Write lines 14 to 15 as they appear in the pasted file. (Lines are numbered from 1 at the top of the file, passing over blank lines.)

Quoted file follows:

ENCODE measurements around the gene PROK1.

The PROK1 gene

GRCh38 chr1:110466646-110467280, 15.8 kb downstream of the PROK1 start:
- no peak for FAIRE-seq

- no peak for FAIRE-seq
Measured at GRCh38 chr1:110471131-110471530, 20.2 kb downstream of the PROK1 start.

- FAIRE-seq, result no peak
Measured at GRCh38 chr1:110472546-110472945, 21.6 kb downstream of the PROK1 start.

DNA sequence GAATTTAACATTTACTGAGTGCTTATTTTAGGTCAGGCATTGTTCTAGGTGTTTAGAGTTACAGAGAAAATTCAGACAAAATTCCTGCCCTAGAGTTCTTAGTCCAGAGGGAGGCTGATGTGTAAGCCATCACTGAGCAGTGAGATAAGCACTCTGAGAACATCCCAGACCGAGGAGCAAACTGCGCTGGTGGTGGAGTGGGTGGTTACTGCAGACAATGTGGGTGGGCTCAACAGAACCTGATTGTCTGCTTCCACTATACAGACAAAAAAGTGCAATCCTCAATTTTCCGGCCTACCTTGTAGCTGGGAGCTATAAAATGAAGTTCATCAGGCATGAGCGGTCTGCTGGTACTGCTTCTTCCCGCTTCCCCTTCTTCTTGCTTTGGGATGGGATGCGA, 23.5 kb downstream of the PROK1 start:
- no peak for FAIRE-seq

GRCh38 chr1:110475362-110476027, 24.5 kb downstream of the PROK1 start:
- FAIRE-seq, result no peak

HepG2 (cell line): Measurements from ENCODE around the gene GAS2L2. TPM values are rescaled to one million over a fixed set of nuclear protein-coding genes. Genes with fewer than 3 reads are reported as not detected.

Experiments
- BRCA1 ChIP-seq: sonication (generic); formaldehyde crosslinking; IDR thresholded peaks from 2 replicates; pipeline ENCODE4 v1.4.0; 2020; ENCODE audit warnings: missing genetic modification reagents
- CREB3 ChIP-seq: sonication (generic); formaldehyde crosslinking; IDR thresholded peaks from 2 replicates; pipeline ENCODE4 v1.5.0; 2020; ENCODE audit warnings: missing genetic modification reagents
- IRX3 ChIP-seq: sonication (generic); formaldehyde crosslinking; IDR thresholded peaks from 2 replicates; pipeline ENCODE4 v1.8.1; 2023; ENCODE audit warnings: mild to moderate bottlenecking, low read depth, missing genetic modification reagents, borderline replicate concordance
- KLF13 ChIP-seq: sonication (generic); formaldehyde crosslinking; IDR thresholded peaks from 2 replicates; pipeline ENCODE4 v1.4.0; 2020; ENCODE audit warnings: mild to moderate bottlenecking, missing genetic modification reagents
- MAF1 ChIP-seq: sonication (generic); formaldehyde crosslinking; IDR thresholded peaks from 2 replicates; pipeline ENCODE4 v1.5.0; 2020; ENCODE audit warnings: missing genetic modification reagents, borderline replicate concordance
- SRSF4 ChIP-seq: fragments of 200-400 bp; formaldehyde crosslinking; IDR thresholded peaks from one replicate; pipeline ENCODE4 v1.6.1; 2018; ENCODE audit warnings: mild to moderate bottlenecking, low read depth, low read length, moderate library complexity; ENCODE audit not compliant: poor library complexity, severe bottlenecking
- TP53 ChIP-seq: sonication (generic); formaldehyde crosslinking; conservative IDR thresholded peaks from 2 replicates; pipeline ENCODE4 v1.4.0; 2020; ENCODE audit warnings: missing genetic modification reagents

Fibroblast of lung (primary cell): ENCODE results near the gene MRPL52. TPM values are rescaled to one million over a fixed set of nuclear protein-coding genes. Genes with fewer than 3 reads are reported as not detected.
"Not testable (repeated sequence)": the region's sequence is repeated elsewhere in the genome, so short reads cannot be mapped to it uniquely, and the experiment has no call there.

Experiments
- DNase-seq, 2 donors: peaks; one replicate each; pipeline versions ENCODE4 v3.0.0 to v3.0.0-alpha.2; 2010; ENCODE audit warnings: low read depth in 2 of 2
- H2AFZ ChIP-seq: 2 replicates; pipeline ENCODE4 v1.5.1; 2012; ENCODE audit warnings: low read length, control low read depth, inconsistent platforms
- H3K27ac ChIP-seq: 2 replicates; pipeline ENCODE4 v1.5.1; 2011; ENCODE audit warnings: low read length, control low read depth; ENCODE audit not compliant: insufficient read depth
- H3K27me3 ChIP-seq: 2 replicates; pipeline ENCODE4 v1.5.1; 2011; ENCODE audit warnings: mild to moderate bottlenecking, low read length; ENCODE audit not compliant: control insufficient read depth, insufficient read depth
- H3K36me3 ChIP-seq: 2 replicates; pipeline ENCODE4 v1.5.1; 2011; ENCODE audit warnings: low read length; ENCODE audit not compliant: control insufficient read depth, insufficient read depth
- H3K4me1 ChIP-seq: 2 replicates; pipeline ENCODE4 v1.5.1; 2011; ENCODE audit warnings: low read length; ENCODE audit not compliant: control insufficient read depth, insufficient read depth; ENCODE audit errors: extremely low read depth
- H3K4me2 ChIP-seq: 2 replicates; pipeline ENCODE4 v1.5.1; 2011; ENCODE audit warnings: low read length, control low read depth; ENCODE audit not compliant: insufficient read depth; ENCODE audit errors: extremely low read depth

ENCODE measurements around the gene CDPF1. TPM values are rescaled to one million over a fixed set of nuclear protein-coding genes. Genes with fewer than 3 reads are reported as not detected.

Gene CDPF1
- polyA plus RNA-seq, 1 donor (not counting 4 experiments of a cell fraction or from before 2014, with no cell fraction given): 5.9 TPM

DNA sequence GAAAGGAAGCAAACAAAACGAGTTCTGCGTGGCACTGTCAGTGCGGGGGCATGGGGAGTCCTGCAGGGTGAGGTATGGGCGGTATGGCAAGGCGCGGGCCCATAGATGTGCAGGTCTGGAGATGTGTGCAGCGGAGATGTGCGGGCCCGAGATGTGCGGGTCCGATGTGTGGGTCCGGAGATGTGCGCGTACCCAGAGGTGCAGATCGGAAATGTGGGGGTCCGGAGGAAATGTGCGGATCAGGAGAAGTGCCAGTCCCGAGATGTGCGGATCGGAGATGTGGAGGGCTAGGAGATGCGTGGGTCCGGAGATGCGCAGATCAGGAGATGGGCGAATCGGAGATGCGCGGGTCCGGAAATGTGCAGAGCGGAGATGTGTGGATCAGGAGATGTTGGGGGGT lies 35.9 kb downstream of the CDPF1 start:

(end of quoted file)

Experiments
- BRCA1 ChIP-seq: sonication (generic); formaldehyde crosslinking; IDR thresholded peaks from 2 replicates; pipeline ENCODE4 v1.4.0; 2020; ENCODE audit warnings: missing genetic modification reagents